3. Create Responsive Survey Designs.
Today, people are jumping online using everything from a large desktop monitor to a small mobile phone screen. This can impact how your survey renders, potentially cropping imagery, and cutting off sentences. Responsive design uses various settings to serve different style properties depending on a screen’s size, orientation, resolution, color capability, and other characteristics of the user’s device, rendering a perfect-looking survey regardless of the device.
4. Send Anonymous Surveys.
One of the most common points of survey drop-off is when a respondent is asked to fill in personal information. When respondents have to identify themselves, they may hesitate to take your survey. They may find the questions embarrassing, intrusive, or be concerned about damaging relationships or other repercussions from their honesty. Anonymous surveys tend to get better response rates because these factors are not at play.
5. Offer an Incentive.
If no one is filling out your survey, money is a great incentive! You don’t have to offer much—a few dollars per survey can go a long way toward boosting survey response rates. Of course, you don’t always have to flash cash; Virtual Incentives has other great ideas for incentivizing people!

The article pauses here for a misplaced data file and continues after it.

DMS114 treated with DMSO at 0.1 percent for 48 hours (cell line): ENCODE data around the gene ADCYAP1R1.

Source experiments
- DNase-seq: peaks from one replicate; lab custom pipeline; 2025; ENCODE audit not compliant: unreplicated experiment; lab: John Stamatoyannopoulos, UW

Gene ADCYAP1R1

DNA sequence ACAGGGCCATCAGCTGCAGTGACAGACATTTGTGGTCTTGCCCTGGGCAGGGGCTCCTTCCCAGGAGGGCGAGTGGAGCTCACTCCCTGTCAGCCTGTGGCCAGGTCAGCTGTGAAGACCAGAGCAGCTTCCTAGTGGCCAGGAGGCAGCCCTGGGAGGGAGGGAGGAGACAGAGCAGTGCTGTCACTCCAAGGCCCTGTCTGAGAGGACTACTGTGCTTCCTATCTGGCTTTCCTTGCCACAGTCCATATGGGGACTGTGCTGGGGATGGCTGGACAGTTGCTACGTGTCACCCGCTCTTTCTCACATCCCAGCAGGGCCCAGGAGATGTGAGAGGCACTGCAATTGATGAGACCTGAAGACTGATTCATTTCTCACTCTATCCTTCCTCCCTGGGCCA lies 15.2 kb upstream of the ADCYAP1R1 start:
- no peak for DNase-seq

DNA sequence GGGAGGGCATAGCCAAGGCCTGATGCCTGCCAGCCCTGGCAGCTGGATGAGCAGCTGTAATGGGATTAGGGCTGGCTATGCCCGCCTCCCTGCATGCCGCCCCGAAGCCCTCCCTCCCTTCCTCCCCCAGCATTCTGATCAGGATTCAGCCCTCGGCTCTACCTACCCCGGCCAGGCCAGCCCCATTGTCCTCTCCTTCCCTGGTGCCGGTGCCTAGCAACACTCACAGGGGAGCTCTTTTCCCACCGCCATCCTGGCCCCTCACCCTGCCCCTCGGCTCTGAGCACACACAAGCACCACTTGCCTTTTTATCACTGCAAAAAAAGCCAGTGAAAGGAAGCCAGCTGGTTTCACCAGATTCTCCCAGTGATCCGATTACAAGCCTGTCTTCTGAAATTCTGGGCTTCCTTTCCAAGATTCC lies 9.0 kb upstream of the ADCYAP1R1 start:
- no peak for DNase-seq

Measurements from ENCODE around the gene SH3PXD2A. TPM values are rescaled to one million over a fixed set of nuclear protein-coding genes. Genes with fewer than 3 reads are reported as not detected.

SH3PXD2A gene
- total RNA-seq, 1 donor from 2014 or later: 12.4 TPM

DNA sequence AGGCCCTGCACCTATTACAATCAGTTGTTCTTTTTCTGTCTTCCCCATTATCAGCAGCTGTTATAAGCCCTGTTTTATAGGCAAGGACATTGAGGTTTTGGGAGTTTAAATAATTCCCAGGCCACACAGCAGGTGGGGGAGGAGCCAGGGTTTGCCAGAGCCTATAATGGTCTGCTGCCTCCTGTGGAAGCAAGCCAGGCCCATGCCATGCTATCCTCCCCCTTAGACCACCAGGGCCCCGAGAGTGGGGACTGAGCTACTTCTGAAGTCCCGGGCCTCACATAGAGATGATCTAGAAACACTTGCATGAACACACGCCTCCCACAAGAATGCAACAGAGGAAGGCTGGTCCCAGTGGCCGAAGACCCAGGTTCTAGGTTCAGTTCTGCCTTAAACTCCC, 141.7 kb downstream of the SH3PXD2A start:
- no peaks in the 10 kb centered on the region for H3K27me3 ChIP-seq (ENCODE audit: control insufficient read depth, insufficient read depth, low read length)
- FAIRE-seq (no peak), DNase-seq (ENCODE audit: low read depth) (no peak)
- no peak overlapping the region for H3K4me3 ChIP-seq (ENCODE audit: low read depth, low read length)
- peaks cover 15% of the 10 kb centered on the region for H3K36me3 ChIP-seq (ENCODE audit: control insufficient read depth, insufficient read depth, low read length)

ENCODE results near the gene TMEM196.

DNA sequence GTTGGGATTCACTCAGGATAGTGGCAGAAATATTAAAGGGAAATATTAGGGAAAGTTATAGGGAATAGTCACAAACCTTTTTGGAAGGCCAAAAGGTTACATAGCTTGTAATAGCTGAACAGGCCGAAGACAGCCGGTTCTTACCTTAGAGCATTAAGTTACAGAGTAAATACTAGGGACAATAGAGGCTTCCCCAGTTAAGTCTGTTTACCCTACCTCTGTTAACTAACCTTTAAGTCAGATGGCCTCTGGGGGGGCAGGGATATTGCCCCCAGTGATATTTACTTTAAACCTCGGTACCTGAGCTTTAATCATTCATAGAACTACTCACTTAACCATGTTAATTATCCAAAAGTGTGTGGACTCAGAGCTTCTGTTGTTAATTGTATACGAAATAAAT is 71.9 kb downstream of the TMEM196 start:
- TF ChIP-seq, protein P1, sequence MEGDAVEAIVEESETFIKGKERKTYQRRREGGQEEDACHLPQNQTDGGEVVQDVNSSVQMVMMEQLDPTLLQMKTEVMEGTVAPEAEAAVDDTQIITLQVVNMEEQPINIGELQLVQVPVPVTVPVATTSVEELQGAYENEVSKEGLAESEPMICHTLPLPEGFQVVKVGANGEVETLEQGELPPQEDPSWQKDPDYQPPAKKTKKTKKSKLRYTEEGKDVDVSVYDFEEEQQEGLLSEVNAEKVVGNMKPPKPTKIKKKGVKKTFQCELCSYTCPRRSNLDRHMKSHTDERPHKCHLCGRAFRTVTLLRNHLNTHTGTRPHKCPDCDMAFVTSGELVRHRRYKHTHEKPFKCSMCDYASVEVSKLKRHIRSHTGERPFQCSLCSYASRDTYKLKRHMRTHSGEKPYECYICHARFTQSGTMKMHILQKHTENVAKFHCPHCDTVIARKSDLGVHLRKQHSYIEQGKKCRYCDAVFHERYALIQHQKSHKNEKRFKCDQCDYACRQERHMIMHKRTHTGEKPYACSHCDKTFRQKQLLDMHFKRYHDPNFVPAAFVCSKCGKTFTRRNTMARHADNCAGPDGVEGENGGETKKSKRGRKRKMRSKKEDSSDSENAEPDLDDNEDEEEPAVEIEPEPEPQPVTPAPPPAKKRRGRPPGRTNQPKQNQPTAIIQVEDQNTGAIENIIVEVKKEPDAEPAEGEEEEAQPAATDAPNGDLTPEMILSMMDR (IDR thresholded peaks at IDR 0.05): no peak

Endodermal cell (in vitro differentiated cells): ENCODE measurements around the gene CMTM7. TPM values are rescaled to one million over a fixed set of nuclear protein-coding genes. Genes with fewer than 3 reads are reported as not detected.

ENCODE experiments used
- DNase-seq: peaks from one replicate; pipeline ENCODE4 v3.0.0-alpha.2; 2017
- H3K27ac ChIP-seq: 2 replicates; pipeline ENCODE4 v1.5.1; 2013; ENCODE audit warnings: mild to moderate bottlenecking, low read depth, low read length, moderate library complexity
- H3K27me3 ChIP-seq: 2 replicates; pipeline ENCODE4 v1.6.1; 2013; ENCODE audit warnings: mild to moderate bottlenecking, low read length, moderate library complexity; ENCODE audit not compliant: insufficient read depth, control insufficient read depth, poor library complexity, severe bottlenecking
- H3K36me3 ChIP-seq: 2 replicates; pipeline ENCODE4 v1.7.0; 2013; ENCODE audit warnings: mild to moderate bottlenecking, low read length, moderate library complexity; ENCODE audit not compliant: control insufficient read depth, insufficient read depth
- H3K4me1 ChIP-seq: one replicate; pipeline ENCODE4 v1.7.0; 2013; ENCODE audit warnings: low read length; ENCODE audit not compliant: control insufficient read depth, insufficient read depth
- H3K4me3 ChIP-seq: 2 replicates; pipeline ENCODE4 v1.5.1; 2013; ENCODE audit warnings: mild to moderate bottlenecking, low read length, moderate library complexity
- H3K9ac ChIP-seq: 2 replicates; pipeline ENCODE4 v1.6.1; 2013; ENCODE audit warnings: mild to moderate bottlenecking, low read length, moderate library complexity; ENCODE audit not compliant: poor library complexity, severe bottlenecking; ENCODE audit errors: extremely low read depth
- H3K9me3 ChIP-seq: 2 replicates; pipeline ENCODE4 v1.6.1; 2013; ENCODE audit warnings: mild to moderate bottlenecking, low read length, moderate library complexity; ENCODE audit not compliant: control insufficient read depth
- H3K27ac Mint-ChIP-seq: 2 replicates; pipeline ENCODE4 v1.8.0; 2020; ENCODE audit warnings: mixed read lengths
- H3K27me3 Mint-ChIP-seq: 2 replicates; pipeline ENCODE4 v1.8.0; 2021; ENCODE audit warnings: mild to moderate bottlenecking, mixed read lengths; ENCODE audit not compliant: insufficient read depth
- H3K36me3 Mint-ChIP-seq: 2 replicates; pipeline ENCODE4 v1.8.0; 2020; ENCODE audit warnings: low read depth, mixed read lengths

6. Make Your Survey More Engaging.
By their very nature, surveys are interactive, but are they interactive enough? Today, many researchers are adding visuals and videos to keep respondents engaged. You might also consider using more interactive question styles like rating scales and sliders. This gets respondents thinking outside the multiple-choice box!
7. Use Survey Logics.
By implementing logic flows into your surveys, forms, or questionnaires, you can create smart surveys that intelligently react to respondents’ answers; every type of answer can trigger a different consequence! You can even make an advanced logic flow that has several rules and performs multiple actions.
8. Check Your Survey Questions and Flow.
Questions need to be clearly written and jargon-free so as not to confuse respondents; a confused respondent is likely to become frustrated and drop out. Also, be sure your questions follow a logical pattern. Sequences of questions that jump from topic to topic at random are also likely to confuse and frustrate survey takers. Finally, unless it’s a very short survey, you may consider giving respondents the option to skip questions. Why? Sometimes people don’t know the answer to a question, and as a result, they will either leave the survey or will give false answers which skew your results.